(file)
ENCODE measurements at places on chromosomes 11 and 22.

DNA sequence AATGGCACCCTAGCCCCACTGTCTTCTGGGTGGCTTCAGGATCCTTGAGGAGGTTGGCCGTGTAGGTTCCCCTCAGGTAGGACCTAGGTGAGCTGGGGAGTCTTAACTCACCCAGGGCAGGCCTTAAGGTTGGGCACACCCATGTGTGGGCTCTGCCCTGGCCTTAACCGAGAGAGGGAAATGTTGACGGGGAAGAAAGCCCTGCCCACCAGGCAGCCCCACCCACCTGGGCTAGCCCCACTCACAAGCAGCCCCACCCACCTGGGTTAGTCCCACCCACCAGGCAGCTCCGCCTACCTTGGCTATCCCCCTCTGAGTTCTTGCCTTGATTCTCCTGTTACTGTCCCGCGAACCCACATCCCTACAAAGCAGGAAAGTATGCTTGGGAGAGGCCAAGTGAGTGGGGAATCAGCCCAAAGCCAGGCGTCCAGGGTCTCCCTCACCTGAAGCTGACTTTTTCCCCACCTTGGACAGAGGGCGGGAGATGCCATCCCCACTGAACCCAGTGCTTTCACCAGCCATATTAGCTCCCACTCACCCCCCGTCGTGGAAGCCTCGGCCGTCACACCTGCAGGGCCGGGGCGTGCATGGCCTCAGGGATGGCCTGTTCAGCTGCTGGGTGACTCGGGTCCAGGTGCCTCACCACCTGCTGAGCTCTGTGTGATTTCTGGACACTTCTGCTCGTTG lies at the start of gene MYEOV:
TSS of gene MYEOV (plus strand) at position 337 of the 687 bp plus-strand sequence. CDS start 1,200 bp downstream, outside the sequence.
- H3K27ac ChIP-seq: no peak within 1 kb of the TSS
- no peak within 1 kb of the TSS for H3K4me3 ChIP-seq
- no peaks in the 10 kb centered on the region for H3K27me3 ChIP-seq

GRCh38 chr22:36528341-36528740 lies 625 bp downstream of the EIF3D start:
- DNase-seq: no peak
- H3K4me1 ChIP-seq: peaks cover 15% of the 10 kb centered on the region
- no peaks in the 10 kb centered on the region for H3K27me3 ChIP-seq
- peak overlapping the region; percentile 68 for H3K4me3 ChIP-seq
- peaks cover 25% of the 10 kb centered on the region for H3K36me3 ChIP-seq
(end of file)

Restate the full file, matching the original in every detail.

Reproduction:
ENCODE measurements at places on chromosomes 11 and 22.

DNA sequence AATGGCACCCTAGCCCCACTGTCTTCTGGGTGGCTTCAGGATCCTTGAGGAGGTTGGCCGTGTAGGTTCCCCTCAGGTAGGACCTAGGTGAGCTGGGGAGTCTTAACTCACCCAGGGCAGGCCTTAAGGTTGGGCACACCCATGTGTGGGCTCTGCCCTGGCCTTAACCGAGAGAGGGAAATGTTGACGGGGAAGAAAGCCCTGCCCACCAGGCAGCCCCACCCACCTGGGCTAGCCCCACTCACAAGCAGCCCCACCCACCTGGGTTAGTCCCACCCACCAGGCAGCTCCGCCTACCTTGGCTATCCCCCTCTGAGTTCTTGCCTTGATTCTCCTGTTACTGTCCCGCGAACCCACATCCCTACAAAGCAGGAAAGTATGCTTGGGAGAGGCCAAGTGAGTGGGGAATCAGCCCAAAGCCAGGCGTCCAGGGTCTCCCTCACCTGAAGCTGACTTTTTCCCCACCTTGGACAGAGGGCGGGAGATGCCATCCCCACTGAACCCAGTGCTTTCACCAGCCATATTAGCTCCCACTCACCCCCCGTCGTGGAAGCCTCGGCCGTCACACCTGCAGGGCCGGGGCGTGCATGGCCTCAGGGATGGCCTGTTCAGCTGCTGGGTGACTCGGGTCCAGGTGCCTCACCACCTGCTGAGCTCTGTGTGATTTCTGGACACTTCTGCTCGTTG lies at the start of gene MYEOV:
TSS of gene MYEOV (plus strand) at position 337 of the 687 bp plus-strand sequence. CDS start 1,200 bp downstream, outside the sequence.
- H3K27ac ChIP-seq: no peak within 1 kb of the TSS
- no peak within 1 kb of the TSS for H3K4me3 ChIP-seq
- no peaks in the 10 kb centered on the region for H3K27me3 ChIP-seq

GRCh38 chr22:36528341-36528740 lies 625 bp downstream of the EIF3D start:
- DNase-seq: no peak
- H3K4me1 ChIP-seq: peaks cover 15% of the 10 kb centered on the region
- no peaks in the 10 kb centered on the region for H3K27me3 ChIP-seq
- peak overlapping the region; percentile 68 for H3K4me3 ChIP-seq
- peaks cover 25% of the 10 kb centered on the region for H3K36me3 ChIP-seq